Spotlight on: Cat flu
I have seen a number of cases of cat flu over the last couple of weeks.
Cat flu is a slightly misleading term as it is caused by a number of different viruses and bacteria, none of which are an influenza virus!
The most common agents are:
- Feline Herpesvirus (FHV)
- Feline Calicivirus (FCV)
- Chlamydophila felis
- Bordetella bronchiseptica
- Mycoplasma sp.
Signs of Cat Flu
The different infectious agents will often have slightly different clinical signs in infected cats. For example FHV will cause sneezing and ocular and nasal discharge, whereas FCV often causes disease in the mouth, notably inflamed and painful gums and oral ulceration.
Other general signs include fever, lethargy and conjunctivitis.
The bacterial agents can be treated with antibiotics depending on the type of bacteria.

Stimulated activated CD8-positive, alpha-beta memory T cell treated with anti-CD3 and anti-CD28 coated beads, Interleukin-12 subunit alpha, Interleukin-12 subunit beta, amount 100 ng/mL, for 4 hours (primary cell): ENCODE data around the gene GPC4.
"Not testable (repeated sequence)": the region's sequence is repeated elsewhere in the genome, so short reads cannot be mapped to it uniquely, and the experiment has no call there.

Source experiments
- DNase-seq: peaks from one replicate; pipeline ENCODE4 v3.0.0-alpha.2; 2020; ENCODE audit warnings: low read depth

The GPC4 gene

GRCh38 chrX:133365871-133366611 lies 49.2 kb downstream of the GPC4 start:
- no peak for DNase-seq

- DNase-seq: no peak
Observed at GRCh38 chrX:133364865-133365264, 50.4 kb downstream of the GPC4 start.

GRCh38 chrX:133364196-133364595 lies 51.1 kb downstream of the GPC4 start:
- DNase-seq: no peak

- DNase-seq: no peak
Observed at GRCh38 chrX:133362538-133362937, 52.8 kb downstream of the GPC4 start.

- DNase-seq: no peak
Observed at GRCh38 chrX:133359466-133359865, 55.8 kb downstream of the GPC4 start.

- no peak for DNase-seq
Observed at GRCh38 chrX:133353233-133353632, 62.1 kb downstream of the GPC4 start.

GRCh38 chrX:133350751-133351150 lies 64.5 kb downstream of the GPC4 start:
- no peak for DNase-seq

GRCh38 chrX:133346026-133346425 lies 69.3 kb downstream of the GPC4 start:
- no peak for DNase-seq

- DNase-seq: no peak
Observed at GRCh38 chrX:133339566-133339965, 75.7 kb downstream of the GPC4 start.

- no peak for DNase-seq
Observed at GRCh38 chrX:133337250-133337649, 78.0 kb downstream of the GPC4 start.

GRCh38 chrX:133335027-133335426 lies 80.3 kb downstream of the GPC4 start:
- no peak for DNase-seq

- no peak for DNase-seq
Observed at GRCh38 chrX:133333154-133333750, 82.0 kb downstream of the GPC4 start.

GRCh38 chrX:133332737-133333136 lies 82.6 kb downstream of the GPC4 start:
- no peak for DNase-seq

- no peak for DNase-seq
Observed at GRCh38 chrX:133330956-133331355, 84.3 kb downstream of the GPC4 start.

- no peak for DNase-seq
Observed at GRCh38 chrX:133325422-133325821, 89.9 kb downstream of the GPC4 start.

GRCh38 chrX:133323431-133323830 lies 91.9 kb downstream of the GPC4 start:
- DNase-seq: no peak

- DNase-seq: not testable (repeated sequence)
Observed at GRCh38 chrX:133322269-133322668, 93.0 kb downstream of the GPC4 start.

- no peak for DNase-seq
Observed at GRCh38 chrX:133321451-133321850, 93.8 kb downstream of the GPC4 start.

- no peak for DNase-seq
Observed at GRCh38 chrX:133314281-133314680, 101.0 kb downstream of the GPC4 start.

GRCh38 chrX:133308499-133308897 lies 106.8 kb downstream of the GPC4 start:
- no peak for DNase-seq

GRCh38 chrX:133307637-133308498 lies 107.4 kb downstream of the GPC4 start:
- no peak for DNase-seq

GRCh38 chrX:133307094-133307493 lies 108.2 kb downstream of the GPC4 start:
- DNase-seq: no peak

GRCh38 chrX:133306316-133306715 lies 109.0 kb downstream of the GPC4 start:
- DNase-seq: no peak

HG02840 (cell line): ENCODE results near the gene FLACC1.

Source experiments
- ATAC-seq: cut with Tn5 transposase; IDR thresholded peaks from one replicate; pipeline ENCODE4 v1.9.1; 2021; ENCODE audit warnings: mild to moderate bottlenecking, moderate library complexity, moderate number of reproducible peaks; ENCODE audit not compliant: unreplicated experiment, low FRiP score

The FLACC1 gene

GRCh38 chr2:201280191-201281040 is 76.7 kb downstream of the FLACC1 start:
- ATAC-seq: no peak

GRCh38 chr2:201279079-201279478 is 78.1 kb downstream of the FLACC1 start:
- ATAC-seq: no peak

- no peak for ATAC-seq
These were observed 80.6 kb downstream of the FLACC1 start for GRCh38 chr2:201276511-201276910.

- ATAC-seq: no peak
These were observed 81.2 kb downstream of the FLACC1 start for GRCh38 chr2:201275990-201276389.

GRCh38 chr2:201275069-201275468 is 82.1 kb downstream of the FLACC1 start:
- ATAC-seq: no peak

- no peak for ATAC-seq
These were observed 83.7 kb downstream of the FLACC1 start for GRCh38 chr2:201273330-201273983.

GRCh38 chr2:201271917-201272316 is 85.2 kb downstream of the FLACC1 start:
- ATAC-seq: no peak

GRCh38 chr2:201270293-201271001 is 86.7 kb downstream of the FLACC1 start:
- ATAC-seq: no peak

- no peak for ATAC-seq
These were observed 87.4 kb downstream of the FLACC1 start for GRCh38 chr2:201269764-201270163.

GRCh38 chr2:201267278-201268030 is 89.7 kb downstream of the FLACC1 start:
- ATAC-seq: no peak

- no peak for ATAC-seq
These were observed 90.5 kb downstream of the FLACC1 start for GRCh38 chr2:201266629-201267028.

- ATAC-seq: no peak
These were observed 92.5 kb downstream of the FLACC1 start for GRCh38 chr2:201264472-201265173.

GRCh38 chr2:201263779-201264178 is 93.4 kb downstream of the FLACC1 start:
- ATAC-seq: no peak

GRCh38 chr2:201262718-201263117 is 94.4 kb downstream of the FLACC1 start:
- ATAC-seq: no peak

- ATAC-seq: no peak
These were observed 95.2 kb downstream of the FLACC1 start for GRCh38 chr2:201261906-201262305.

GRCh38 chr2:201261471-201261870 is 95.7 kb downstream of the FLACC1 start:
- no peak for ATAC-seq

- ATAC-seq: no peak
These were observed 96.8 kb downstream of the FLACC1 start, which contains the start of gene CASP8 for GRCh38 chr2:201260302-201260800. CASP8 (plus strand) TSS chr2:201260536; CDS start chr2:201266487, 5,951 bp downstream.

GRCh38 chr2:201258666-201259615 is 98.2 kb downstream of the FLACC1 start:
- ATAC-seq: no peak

Unfortunately there is no treatment for the viral agents (FHV and FCV) and so once a cat is infected they will be infected for life. Treatment is therefore with supportive therapy such as decongestants and controlling fever and conjunctivitis.
Once infected with FHV or FCV, signs of cat flu may wax and wane but will often flare up in times of stress.
FCV infection can sometimes be very nasty. Some severely affected cats require
all of their teeth removing plus long term anti-inflammatory therapy in order to control the pain and inflammation in their mouths.
FHV and FCV are part of the routine annual vaccinations that we give to cats and I would highly recommend keeping up to date with these vaccines.
The bacterial agents are not part of the vaccination protocol for cats, but as mentioned they are more easily treated than the viral agents.